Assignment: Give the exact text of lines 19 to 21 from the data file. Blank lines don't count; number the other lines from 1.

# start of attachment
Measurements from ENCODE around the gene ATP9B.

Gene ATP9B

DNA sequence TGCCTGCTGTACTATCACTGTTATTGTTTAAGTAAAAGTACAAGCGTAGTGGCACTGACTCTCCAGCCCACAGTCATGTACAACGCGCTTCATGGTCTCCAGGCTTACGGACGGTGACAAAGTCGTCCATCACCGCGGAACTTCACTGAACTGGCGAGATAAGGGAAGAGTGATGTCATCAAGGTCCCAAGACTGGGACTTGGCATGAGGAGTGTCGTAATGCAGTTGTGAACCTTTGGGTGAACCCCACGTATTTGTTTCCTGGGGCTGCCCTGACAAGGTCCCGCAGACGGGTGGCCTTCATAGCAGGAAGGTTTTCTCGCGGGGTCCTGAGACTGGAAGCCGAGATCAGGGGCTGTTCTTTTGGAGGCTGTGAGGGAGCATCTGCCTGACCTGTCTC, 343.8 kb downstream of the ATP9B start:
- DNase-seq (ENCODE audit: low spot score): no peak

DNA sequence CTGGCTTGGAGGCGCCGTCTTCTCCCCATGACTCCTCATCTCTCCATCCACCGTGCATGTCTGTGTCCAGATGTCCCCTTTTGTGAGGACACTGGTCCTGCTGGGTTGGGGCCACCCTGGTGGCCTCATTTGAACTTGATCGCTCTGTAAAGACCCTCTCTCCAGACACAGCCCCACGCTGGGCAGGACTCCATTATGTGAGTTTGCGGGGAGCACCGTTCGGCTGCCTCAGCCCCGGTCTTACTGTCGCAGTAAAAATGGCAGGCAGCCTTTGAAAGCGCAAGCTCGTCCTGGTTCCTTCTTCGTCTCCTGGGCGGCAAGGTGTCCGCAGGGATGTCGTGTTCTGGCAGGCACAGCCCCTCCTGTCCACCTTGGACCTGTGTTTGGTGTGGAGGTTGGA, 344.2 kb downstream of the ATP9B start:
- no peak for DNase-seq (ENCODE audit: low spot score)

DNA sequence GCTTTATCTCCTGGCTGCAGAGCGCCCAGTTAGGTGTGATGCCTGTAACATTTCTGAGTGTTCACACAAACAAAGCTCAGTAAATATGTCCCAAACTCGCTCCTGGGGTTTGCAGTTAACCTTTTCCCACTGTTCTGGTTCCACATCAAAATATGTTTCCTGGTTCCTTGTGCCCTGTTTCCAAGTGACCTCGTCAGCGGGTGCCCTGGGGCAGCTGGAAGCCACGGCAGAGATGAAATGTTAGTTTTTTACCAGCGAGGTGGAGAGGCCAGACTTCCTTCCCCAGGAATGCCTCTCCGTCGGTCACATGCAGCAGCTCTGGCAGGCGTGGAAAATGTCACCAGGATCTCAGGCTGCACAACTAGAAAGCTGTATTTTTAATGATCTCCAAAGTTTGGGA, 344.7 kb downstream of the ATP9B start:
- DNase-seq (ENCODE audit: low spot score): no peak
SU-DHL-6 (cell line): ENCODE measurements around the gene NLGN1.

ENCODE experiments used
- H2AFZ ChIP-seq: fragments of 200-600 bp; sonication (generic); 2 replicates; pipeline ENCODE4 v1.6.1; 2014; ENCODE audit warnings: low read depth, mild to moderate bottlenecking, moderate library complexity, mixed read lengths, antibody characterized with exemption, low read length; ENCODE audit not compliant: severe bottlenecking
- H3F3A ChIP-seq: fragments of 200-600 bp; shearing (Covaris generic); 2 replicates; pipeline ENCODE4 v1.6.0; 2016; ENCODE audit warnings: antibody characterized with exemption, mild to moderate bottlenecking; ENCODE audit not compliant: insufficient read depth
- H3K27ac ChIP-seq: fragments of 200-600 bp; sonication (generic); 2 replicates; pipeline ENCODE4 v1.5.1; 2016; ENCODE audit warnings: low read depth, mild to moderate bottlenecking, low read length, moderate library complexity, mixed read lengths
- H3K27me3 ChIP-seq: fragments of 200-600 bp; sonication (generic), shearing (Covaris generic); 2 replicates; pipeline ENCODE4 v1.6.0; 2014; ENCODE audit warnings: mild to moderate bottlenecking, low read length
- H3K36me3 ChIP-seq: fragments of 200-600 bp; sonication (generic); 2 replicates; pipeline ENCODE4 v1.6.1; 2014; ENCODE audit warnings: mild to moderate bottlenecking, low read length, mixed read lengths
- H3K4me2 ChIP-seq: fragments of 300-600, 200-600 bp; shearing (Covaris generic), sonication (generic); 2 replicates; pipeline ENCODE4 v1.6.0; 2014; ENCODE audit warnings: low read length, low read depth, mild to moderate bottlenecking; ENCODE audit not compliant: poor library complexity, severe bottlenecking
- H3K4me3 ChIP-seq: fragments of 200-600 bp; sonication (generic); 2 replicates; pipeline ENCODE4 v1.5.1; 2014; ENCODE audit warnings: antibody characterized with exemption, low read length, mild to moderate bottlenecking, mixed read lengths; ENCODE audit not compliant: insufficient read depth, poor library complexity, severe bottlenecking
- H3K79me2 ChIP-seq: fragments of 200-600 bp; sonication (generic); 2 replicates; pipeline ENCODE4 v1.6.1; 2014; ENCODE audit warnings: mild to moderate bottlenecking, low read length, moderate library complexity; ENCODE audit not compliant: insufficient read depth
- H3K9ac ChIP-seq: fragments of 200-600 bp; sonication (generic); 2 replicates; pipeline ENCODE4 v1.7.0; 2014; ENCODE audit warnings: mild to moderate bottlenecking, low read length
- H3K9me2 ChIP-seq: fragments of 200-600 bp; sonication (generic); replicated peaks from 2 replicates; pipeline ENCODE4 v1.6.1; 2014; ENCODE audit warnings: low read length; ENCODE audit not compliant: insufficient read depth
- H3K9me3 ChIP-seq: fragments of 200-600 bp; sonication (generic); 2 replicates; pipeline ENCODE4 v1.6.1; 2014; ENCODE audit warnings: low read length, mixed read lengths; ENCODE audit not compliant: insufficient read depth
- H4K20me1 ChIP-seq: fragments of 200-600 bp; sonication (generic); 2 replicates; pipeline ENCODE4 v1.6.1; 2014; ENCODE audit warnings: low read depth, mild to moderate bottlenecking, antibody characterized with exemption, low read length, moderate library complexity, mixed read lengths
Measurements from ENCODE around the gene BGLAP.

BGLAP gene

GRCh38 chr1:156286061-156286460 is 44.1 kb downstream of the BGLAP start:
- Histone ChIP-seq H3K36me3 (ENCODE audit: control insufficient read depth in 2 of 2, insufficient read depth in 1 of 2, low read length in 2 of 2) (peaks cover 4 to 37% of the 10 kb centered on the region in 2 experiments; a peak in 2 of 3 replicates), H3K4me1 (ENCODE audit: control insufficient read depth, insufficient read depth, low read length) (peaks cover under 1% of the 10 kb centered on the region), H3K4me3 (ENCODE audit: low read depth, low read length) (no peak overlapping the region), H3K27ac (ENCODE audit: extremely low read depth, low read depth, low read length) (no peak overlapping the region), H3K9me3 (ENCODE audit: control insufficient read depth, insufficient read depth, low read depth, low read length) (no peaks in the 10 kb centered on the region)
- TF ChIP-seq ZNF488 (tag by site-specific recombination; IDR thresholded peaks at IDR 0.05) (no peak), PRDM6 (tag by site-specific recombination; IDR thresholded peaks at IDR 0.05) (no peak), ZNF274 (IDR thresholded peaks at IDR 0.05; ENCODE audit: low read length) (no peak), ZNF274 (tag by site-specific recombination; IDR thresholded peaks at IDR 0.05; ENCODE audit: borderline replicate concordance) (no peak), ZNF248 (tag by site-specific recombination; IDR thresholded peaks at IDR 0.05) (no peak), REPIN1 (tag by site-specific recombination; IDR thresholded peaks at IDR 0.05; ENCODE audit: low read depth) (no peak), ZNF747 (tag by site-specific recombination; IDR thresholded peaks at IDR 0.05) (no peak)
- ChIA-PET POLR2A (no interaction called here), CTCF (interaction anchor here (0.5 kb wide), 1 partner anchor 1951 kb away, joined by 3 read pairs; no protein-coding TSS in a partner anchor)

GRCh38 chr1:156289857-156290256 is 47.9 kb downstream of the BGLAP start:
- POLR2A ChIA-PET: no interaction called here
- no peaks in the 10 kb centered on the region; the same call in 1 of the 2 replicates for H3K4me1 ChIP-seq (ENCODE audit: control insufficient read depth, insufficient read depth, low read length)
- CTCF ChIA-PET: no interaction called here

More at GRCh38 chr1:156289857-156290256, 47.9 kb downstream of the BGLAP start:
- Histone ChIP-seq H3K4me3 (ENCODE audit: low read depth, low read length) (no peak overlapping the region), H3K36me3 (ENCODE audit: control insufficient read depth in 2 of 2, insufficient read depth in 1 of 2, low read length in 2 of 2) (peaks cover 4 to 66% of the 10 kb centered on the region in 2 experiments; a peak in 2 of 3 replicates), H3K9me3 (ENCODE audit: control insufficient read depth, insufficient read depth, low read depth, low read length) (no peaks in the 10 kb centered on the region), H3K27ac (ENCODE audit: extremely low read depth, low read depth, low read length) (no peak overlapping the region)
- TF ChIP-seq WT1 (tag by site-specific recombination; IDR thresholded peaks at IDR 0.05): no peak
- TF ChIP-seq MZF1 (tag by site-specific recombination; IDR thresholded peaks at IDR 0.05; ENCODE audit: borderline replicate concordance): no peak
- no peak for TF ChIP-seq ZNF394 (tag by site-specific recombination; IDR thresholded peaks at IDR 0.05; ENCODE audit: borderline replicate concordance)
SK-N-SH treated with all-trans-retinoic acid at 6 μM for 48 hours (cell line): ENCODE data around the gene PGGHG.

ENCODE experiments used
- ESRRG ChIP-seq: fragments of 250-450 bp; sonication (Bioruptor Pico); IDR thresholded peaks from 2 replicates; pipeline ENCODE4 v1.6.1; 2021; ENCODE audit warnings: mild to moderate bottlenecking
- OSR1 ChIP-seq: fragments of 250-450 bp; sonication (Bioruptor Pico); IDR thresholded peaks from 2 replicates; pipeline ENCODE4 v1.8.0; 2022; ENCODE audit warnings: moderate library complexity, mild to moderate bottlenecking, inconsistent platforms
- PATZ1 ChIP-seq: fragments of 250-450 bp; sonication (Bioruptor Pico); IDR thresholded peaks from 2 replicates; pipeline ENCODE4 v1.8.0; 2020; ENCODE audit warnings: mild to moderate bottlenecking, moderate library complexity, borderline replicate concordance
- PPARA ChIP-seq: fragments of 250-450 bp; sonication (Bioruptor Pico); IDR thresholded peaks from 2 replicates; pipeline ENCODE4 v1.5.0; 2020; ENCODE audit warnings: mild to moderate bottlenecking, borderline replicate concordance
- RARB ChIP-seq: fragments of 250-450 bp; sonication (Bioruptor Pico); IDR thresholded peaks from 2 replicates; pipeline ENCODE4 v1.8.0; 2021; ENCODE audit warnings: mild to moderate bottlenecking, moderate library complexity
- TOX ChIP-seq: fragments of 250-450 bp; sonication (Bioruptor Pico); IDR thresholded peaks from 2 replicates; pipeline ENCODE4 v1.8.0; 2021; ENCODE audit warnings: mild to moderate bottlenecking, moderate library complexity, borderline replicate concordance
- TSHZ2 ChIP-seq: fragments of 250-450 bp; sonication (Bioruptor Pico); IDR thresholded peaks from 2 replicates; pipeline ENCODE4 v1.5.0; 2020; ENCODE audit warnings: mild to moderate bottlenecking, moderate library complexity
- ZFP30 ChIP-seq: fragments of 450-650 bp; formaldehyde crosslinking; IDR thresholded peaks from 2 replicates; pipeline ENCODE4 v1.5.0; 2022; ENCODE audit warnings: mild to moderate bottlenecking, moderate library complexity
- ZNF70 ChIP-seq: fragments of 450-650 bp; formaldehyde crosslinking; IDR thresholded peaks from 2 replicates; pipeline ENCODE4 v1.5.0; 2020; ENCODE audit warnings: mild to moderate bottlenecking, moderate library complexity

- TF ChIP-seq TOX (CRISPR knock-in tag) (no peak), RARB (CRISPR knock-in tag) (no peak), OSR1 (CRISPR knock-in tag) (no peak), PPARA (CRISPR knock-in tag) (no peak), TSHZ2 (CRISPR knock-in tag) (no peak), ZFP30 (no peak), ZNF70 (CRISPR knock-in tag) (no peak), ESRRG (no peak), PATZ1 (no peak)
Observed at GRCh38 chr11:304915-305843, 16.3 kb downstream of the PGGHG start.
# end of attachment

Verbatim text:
- H3K9ac ChIP-seq: fragments of 200-600 bp; sonication (generic); 2 replicates; pipeline ENCODE4 v1.7.0; 2014; ENCODE audit warnings: mild to moderate bottlenecking, low read length
- H3K9me2 ChIP-seq: fragments of 200-600 bp; sonication (generic); replicated peaks from 2 replicates; pipeline ENCODE4 v1.6.1; 2014; ENCODE audit warnings: low read length; ENCODE audit not compliant: insufficient read depth
- H3K9me3 ChIP-seq: fragments of 200-600 bp; sonication (generic); 2 replicates; pipeline ENCODE4 v1.6.1; 2014; ENCODE audit warnings: low read length, mixed read lengths; ENCODE audit not compliant: insufficient read depth